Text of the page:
Building a house involves more than getting the walls, windows, and roof in place and inviting a household to move in. Safety, energy efficiency, cost, and pest control are all issues of any modern home, and if not handled correctly, these issues can cost homeowners a shocking amount of money in repairs and replacement. High quality windows, gutter maintenance, roof repair, and siding repair, among other things, will always come up, but getting the right job done will minimize the need for costly and otherwise avoidable repairs. What can a homeowner do for siding repair and roof maintenance that lasts?

How Houses Leak Money

If a home’s initial construction or repairs are shoddily done, they can cost the homeowner a lot of cash in the long run. In fact, a typical family will spend 33% of their heating and cooling budget, at a rough average of $350, on air that simply leaks through unexpected gaps and cracks in the home, through the windows or roof or anywhere else. All that money cold be saved with proper construction. Also, winds stronger than 110 mph can tear off house siding, so in storm-prone areas, homeowners are encouraged to buy the most cost-efficient replacement materials. And on average, a homeowner will spend 1 to 4% of the house’s total value each year on maintenance and repair. On a $200,000 house, that could mean $2,000 each year at minimum. But having the right materials and efficient systems can lower these costs and make them less frequent.

Better Home Construction

Windows and doors are one area to consider. The average home will lose 38% of its lost heat through windows and doors alone, and if that house has drafty single-pane windows, the heat loss could reach 50%. However, recent models of windows and doors are often energy-conscious, and they can seal any and all holes to prevent drafts, lessening the stress on heating and air conditioning systems. New windows can effectively pay for themselves this way, as can doors.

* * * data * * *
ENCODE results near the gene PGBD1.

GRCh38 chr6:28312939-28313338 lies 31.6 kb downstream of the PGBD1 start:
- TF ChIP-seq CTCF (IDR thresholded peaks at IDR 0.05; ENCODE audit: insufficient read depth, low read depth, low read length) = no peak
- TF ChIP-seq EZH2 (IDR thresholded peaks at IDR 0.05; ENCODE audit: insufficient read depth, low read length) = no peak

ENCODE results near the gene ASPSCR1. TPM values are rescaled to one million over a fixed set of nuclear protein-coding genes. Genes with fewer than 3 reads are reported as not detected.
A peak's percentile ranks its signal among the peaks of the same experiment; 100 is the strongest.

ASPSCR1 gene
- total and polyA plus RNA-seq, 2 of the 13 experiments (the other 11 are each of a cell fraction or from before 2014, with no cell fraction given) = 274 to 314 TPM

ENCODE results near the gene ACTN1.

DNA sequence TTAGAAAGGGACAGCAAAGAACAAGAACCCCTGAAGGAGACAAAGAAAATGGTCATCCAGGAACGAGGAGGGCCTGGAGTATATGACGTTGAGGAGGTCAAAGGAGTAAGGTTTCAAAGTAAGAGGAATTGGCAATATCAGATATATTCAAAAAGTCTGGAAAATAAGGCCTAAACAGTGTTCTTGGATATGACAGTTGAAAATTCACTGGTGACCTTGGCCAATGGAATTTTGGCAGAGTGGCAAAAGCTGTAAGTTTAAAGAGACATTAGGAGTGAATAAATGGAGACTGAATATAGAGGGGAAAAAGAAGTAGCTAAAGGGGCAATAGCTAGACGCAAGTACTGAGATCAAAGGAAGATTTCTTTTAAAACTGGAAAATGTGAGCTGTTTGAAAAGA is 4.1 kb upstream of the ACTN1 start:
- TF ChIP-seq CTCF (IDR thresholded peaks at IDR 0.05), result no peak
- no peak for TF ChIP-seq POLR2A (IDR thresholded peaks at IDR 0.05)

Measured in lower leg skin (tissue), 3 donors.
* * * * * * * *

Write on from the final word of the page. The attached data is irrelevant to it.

Preventing pest damage is another route for home efficiency. Squirrels often chew their way through wooden walls and set up nests in attics or air ducts, which can clog air flow, and these rodents also chew up phone and power cables, which can be a costly hassle to replace. Instead, homeowners can use rodent-repelling paint or glue on walls, and trim tree branches near the house to limit squirrels’ access to the building. Setting traps and poisoned bait can take care of an existing infestation.

Siding repair is another major arena to consider. Every house needs good siding, and there are several stylish varieties to choose from, according to Angies List. Siding repair can vary between vinyl, premium vinyl, cement board, and natural wood, among other materials, with pros and cons of each type. Aluminum used to be popular, but it dents easily and is tricky to update once installed, so many contractors today don’t even bother with it. But the other options are all solid choices for siding repair.

Vinyl is a strong option, being affordable at $4 to $5 per square foot, and comes in a wide variety of colors from greens, blues, and reds to more muted colors like ivory and gray. It is also water-repellent and easy to install and replace, and can be power washed for maximum appearance. Premium vinyl costs more, but is heavier and more durable and also comes in many colors, and has a longer lifespan.

Wood siding gives a home a charming and rustic look, and cedar and redwood are popular wood types for this kind of siding repair. Lighter colored woods are recommended over darker ones, since they expand and contract less due to temperature. Either way, wood can be expensive, at $7 to $14 per square foot, so it’s a serious investment, and will need maintenance, such as sealing sprays.

Siding repair can also involve fiber cement, a combination of cement, clay, sand, and wood pulp. Models made before the late 1980s may contain asbestos, and should be removed by a professional. The advantages of this material is that it is pre colored and will sometimes need a new caulk job at the butt joints.

Leave a Reply